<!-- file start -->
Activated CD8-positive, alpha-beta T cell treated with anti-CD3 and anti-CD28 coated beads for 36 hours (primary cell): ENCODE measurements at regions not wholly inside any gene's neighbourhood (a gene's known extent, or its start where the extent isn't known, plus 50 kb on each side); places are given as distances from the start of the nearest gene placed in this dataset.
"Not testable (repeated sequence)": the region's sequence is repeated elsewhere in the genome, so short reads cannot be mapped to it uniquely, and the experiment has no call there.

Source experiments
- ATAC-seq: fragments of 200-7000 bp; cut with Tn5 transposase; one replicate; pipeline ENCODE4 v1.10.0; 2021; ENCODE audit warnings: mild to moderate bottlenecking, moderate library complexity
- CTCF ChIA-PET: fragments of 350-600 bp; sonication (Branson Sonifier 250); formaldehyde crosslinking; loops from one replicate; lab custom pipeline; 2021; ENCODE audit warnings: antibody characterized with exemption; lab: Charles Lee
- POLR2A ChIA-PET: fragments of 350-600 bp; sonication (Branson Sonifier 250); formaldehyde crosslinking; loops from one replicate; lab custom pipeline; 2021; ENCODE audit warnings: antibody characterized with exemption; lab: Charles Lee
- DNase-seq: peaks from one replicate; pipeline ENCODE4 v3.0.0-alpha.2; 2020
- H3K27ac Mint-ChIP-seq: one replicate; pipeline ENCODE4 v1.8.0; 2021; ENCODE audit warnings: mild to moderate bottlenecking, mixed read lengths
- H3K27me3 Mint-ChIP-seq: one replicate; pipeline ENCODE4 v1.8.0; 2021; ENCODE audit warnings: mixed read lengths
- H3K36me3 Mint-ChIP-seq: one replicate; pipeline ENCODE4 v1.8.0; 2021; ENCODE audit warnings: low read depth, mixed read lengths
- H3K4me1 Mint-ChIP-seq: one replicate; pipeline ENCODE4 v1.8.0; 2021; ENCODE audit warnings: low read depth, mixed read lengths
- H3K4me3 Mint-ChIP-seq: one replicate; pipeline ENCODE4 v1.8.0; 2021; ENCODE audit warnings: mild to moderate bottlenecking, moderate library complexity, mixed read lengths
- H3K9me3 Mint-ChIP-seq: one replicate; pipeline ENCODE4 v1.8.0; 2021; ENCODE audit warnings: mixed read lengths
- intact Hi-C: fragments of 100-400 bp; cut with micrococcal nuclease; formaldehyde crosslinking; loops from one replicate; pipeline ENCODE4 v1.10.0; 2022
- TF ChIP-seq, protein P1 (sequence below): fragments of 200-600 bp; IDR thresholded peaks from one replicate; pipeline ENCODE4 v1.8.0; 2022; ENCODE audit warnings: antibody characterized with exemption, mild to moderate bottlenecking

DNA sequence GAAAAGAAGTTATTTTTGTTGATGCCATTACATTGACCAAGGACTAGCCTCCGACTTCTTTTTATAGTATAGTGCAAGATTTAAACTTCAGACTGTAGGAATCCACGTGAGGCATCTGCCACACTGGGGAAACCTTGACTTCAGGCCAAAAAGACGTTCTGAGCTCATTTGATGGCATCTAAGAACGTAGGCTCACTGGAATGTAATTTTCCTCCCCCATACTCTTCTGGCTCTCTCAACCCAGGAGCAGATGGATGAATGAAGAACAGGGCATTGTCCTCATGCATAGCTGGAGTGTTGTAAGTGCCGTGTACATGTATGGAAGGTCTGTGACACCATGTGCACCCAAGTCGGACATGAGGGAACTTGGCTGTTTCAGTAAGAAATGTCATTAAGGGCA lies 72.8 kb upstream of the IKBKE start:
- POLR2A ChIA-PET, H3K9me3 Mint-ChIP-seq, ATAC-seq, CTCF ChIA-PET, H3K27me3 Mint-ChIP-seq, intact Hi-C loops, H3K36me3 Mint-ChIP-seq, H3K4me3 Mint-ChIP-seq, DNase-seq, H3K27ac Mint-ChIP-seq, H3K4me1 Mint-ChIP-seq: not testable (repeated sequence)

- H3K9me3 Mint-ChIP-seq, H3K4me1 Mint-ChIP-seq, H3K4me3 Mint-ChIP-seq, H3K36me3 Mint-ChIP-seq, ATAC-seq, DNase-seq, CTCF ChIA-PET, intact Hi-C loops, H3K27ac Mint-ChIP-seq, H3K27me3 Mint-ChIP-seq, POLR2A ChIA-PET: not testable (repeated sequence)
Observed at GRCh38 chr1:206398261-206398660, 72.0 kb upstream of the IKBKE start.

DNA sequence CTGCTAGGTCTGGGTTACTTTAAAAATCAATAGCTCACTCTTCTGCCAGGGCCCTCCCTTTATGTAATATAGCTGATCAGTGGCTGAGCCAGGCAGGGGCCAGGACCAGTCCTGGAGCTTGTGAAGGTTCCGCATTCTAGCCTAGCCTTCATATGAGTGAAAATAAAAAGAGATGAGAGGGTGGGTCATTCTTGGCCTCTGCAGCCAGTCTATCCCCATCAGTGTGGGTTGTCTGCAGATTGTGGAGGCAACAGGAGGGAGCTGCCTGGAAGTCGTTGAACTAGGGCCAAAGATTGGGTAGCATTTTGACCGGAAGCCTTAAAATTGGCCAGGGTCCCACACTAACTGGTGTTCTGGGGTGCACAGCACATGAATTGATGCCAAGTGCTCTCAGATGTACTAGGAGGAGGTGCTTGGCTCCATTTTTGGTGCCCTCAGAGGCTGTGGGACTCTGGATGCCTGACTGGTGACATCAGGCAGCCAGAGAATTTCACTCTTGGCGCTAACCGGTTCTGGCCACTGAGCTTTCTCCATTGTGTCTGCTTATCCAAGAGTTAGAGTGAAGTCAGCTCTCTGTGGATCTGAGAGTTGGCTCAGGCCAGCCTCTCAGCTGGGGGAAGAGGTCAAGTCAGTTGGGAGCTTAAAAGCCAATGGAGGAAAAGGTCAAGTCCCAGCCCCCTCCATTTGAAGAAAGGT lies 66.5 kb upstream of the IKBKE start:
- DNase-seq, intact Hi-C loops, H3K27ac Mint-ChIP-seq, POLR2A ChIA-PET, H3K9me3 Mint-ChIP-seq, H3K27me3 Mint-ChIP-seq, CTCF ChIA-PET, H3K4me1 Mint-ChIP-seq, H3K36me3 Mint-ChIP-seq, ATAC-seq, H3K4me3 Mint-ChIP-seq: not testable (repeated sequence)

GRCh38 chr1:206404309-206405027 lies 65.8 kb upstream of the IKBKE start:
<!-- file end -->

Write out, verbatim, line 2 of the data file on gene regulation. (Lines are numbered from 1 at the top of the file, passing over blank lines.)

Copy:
"Not testable (repeated sequence)": the region's sequence is repeated elsewhere in the genome, so short reads cannot be mapped to it uniquely, and the experiment has no call there.